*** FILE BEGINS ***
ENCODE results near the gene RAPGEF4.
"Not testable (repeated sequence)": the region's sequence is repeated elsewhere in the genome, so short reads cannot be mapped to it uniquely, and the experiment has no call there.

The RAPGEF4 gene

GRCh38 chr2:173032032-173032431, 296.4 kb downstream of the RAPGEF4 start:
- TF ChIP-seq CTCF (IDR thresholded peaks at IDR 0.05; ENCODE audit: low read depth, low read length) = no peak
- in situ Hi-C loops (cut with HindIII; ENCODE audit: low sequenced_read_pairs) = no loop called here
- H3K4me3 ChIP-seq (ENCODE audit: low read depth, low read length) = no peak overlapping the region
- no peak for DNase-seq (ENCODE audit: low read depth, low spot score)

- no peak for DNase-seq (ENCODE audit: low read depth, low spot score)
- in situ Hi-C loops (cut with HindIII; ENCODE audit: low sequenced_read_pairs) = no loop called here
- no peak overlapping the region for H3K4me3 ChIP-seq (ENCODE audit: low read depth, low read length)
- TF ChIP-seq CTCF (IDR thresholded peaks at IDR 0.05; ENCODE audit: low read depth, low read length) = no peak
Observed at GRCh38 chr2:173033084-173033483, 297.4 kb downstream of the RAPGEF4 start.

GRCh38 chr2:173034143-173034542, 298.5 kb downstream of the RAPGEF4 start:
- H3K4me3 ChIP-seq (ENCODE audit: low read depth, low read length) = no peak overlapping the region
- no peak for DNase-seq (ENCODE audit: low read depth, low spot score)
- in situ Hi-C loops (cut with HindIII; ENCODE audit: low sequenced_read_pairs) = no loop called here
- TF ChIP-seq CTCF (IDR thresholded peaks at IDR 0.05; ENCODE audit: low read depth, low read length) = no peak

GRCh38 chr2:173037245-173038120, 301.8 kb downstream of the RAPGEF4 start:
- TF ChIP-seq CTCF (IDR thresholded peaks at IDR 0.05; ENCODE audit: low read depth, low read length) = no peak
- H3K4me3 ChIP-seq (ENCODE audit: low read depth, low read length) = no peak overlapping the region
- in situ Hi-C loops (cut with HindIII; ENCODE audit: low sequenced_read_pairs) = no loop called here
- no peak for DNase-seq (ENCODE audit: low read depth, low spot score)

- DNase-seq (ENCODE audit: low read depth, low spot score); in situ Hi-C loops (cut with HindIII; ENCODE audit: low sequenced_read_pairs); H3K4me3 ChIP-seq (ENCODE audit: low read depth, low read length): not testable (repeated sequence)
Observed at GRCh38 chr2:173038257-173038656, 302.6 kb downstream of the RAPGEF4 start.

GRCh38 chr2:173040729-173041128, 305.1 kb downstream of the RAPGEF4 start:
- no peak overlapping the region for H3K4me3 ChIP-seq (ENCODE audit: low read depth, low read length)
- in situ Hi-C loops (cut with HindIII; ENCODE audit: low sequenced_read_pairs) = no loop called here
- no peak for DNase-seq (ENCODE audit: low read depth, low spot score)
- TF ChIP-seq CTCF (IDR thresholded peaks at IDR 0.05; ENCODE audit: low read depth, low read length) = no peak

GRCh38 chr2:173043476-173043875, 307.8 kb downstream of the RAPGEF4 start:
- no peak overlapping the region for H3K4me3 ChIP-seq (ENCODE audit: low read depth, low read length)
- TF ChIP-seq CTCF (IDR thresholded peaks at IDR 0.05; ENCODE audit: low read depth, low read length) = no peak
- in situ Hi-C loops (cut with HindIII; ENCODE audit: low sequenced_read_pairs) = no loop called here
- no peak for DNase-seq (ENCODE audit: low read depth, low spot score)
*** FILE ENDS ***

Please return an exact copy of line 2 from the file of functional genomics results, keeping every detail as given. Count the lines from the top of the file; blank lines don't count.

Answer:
"Not testable (repeated sequence)": the region's sequence is repeated elsewhere in the genome, so short reads cannot be mapped to it uniquely, and the experiment has no call there.